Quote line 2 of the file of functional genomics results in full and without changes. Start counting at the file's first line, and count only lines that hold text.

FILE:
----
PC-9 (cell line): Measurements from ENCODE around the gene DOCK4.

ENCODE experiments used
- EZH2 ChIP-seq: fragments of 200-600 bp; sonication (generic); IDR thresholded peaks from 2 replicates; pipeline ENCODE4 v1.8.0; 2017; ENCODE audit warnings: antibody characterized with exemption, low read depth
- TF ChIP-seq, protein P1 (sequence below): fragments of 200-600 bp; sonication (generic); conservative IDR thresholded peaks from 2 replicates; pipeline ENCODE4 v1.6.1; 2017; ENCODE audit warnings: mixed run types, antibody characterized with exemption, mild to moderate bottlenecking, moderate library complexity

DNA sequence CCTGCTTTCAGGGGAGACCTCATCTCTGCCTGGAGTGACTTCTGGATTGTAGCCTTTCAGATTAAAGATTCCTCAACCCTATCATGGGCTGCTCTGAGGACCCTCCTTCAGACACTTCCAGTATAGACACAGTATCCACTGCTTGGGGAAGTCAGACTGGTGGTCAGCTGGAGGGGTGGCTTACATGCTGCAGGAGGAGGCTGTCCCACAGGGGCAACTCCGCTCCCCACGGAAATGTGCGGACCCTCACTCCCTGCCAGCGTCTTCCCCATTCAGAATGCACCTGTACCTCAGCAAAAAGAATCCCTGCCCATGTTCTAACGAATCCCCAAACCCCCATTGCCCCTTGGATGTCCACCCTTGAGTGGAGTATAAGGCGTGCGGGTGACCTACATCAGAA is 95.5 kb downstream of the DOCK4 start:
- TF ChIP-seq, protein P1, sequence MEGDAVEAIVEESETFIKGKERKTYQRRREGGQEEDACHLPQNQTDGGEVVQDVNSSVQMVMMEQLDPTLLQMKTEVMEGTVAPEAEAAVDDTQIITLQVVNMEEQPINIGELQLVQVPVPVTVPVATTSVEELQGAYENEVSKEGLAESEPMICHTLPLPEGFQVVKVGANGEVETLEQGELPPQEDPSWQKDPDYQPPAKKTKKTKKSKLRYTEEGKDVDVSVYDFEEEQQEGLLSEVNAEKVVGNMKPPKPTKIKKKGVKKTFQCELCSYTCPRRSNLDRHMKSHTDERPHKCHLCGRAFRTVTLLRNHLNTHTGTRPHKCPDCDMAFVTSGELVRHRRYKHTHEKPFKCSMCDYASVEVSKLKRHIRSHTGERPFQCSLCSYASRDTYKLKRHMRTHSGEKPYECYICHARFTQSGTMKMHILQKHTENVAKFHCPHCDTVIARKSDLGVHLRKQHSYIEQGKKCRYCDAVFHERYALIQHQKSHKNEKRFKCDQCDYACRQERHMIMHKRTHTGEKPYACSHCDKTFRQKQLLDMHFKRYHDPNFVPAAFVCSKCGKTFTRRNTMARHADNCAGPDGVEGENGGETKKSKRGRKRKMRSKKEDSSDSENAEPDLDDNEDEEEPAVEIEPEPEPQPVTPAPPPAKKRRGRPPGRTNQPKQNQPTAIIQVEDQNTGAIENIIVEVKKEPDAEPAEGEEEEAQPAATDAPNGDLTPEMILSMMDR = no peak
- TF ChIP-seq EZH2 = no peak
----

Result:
ENCODE experiments used